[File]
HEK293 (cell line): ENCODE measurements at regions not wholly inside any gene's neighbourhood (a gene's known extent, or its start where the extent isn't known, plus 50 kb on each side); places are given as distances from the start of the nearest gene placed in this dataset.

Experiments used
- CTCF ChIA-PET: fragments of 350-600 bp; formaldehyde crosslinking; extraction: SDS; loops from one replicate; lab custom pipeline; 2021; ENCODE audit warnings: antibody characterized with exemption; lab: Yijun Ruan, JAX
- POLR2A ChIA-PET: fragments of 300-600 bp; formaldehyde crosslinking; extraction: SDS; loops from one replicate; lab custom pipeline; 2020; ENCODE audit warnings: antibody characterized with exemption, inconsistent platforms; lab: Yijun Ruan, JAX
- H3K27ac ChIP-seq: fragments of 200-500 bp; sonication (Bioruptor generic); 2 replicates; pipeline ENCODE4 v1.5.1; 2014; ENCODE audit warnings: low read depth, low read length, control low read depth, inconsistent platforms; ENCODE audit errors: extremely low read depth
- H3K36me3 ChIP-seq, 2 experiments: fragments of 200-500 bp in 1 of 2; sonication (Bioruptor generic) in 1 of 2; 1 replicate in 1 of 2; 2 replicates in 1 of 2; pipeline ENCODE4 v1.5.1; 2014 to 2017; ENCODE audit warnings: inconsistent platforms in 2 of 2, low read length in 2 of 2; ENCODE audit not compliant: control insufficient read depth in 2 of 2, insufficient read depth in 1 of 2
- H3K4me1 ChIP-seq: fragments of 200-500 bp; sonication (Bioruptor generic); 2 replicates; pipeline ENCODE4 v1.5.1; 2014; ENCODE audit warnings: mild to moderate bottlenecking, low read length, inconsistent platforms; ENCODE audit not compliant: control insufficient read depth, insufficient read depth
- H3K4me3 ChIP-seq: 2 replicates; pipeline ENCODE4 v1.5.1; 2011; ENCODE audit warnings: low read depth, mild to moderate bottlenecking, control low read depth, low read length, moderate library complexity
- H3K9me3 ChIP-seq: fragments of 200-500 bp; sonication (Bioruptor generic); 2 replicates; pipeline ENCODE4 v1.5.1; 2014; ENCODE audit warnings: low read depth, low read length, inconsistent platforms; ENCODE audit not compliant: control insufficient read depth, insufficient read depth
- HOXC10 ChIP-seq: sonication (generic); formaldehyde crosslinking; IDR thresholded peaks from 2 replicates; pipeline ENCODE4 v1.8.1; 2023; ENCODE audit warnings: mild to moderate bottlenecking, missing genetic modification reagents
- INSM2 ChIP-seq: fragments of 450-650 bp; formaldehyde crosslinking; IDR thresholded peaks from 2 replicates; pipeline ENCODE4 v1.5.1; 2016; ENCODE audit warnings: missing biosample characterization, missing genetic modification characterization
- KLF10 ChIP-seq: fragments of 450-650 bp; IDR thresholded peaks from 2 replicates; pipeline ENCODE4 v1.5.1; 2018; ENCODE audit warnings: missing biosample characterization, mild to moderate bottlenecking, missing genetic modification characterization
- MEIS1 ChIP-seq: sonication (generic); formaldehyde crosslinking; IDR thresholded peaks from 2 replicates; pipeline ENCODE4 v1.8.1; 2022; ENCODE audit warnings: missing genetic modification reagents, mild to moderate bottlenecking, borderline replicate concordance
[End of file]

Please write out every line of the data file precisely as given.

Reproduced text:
HEK293 (cell line): ENCODE measurements at regions not wholly inside any gene's neighbourhood (a gene's known extent, or its start where the extent isn't known, plus 50 kb on each side); places are given as distances from the start of the nearest gene placed in this dataset.

Experiments used
- CTCF ChIA-PET: fragments of 350-600 bp; formaldehyde crosslinking; extraction: SDS; loops from one replicate; lab custom pipeline; 2021; ENCODE audit warnings: antibody characterized with exemption; lab: Yijun Ruan, JAX
- POLR2A ChIA-PET: fragments of 300-600 bp; formaldehyde crosslinking; extraction: SDS; loops from one replicate; lab custom pipeline; 2020; ENCODE audit warnings: antibody characterized with exemption, inconsistent platforms; lab: Yijun Ruan, JAX
- H3K27ac ChIP-seq: fragments of 200-500 bp; sonication (Bioruptor generic); 2 replicates; pipeline ENCODE4 v1.5.1; 2014; ENCODE audit warnings: low read depth, low read length, control low read depth, inconsistent platforms; ENCODE audit errors: extremely low read depth
- H3K36me3 ChIP-seq, 2 experiments: fragments of 200-500 bp in 1 of 2; sonication (Bioruptor generic) in 1 of 2; 1 replicate in 1 of 2; 2 replicates in 1 of 2; pipeline ENCODE4 v1.5.1; 2014 to 2017; ENCODE audit warnings: inconsistent platforms in 2 of 2, low read length in 2 of 2; ENCODE audit not compliant: control insufficient read depth in 2 of 2, insufficient read depth in 1 of 2
- H3K4me1 ChIP-seq: fragments of 200-500 bp; sonication (Bioruptor generic); 2 replicates; pipeline ENCODE4 v1.5.1; 2014; ENCODE audit warnings: mild to moderate bottlenecking, low read length, inconsistent platforms; ENCODE audit not compliant: control insufficient read depth, insufficient read depth
- H3K4me3 ChIP-seq: 2 replicates; pipeline ENCODE4 v1.5.1; 2011; ENCODE audit warnings: low read depth, mild to moderate bottlenecking, control low read depth, low read length, moderate library complexity
- H3K9me3 ChIP-seq: fragments of 200-500 bp; sonication (Bioruptor generic); 2 replicates; pipeline ENCODE4 v1.5.1; 2014; ENCODE audit warnings: low read depth, low read length, inconsistent platforms; ENCODE audit not compliant: control insufficient read depth, insufficient read depth
- HOXC10 ChIP-seq: sonication (generic); formaldehyde crosslinking; IDR thresholded peaks from 2 replicates; pipeline ENCODE4 v1.8.1; 2023; ENCODE audit warnings: mild to moderate bottlenecking, missing genetic modification reagents
- INSM2 ChIP-seq: fragments of 450-650 bp; formaldehyde crosslinking; IDR thresholded peaks from 2 replicates; pipeline ENCODE4 v1.5.1; 2016; ENCODE audit warnings: missing biosample characterization, missing genetic modification characterization
- KLF10 ChIP-seq: fragments of 450-650 bp; IDR thresholded peaks from 2 replicates; pipeline ENCODE4 v1.5.1; 2018; ENCODE audit warnings: missing biosample characterization, mild to moderate bottlenecking, missing genetic modification characterization
- MEIS1 ChIP-seq: sonication (generic); formaldehyde crosslinking; IDR thresholded peaks from 2 replicates; pipeline ENCODE4 v1.8.1; 2022; ENCODE audit warnings: missing genetic modification reagents, mild to moderate bottlenecking, borderline replicate concordance